A Washington couple says they never could have bought the magnets called “Buckyballs” if they realized what they could do to their 3-year-old daughter.
The balls and another product, Buckycubes, are made up of 216 rare earth magnets that are so powerful that they can fuse inside the body.
Aaron and Kelli Bushnell’s 3-year-old daughter Payton ate 37 of the magnets because they looked like “shiny candy,” according to the complaint.
As Payton’s body tried to digest the balls, they kept fusing inside her organs.
According to the complaint "the rare earth magnets snapped [the girl’s] intestines together, caused blockage, and punched holes in her stomach and intestine.”
“By taking the x-ray, they saw that the circle had formed,” Kelli said in 2012. “They thought she swallowed a bracelet.”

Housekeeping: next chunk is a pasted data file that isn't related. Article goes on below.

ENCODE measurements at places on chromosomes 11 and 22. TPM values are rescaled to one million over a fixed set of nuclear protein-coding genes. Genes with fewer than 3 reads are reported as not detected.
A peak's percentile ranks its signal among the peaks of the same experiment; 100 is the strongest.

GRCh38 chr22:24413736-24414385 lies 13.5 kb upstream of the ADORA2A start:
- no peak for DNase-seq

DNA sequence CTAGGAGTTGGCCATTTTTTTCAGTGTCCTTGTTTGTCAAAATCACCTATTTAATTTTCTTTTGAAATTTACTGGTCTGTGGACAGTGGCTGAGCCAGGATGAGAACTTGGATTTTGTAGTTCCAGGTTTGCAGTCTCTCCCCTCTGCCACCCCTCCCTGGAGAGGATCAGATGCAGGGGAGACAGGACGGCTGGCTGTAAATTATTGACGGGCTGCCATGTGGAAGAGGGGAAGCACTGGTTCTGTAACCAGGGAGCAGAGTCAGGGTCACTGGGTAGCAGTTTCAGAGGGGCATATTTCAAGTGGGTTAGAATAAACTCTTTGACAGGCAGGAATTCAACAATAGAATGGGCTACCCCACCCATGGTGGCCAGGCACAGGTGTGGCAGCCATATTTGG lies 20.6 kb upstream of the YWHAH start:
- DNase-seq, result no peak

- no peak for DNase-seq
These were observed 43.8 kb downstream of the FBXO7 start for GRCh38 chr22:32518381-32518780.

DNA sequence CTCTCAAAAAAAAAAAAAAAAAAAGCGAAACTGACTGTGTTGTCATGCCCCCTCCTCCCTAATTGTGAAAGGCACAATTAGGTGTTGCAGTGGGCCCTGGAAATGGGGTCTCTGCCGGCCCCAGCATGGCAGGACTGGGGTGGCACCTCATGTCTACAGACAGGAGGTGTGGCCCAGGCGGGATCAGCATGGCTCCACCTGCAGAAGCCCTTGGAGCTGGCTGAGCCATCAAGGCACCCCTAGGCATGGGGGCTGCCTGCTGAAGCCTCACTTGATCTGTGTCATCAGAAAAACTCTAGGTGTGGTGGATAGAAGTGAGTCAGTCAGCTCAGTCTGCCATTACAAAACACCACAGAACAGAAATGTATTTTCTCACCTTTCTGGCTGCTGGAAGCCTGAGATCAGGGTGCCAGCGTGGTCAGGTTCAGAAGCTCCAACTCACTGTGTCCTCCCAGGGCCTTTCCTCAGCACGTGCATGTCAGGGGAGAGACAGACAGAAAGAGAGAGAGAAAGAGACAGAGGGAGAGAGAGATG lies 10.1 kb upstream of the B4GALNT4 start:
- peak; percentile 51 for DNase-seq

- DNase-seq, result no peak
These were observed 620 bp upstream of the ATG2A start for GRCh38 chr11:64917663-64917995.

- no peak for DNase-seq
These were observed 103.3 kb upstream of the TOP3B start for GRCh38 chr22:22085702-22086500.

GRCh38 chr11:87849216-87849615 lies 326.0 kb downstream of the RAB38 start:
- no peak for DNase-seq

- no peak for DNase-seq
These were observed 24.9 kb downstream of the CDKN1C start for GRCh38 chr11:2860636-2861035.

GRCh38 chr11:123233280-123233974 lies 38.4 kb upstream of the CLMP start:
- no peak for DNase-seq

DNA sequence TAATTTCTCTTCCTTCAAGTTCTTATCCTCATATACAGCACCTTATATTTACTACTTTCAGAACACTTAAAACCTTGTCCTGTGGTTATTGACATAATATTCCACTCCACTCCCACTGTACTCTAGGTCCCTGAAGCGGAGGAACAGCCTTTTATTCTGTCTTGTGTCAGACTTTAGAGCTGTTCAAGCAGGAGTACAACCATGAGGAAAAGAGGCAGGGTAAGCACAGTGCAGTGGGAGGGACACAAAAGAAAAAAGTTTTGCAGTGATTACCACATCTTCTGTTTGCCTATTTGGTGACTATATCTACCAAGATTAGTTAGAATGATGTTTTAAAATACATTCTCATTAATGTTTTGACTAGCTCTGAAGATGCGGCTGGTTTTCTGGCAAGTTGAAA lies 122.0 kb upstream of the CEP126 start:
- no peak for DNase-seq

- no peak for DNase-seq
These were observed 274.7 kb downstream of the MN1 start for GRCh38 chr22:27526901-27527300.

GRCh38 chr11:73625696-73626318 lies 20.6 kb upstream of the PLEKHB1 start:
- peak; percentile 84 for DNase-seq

Payton underwent surgery to remove the balls, Courthouse News Service reported.
“If we had any idea what those magnets could have done to our daughter’s intestines, I would have never had them in our house,” she added.
The company that manufactures Buckyballs, Maxfield and Oberton, says the products were marketed to adults for adults.
“This unfortunate incident underscores the fact that Buckyballs and Buckycubes are for adults,” CEO Craig Zucker said in 2012. “They are not toys and are not intended for children. We urge all consumers to read and comply with the warnings we place on all our products, on our website and in stores. Please keep these products out of the hands and reach of all children.”
After 1,700 child injuries, the Consumer Product Safety Commission sued in 2012 to stop sales of the magnets, calling them a “substantial product hazard.”
The Bushnells reportedly believe that Zucker dissolved his company to avoid taking responsibility for the injuries.
In an Oct. 8 lawsuit filed in Clark County, Washington Superior Court, the Bushnells sued for product liability and personal injury.